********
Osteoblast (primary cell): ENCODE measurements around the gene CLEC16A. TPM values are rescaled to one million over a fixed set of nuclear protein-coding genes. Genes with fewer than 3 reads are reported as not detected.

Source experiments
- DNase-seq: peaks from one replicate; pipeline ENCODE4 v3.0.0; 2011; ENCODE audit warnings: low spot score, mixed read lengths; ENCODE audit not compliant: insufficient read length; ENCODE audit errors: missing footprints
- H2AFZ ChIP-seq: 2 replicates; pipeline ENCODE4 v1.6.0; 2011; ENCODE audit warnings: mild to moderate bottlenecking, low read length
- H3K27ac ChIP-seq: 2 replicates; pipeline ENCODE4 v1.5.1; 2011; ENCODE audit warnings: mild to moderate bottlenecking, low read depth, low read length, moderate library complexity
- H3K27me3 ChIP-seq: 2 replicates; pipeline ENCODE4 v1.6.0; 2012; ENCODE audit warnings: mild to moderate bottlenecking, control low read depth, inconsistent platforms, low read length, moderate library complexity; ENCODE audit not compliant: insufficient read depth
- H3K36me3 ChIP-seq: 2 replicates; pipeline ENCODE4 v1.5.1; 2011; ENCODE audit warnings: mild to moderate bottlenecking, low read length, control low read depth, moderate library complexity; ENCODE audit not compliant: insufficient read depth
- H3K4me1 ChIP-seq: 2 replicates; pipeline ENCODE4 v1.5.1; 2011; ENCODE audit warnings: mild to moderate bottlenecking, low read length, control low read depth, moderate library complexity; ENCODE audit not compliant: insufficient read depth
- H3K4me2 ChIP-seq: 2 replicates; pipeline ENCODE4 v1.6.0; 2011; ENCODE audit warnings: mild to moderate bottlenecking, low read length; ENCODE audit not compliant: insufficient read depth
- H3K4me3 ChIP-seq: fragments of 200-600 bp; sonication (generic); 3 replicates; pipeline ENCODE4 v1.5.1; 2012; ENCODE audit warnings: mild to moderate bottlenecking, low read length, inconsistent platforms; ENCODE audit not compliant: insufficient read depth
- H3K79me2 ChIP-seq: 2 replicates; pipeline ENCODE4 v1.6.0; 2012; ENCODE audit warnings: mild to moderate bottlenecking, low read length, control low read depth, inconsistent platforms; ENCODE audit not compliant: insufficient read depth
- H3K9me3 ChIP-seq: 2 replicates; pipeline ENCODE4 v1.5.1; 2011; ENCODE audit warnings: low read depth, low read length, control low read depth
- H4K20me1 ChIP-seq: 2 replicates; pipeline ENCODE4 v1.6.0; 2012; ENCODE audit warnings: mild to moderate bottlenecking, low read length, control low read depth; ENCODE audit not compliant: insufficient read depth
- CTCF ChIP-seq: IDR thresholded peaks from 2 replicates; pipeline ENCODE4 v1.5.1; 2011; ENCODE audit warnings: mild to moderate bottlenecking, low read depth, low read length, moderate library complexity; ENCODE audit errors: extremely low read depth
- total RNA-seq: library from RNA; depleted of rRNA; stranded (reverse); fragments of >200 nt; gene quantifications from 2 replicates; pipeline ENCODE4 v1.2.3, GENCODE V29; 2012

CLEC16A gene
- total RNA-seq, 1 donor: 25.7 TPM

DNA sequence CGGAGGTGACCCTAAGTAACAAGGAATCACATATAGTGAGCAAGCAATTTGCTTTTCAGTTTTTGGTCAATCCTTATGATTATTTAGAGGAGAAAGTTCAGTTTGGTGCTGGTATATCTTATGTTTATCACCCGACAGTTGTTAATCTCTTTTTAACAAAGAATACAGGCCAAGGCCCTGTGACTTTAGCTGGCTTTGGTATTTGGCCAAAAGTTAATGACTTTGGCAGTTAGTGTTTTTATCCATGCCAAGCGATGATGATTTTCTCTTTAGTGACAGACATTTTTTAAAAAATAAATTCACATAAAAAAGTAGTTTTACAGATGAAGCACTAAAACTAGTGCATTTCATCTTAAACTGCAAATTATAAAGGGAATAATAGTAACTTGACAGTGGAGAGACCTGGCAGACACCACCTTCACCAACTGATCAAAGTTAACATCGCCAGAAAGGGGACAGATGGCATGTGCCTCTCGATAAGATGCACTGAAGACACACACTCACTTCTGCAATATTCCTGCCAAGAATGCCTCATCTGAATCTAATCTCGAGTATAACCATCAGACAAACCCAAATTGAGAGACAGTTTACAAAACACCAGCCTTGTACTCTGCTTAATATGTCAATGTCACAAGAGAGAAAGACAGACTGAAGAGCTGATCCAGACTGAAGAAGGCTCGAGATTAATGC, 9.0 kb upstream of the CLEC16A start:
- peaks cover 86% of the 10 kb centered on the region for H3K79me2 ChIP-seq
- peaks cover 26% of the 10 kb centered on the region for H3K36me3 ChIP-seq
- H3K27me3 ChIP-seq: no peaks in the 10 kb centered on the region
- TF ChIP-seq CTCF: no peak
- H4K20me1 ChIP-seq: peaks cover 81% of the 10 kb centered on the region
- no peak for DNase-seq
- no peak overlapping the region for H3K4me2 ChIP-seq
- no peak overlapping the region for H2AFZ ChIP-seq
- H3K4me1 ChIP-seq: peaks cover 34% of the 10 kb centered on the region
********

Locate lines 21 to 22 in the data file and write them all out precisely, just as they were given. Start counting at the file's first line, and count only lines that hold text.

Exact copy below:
- H3K27me3 ChIP-seq: no peaks in the 10 kb centered on the region
- TF ChIP-seq CTCF: no peak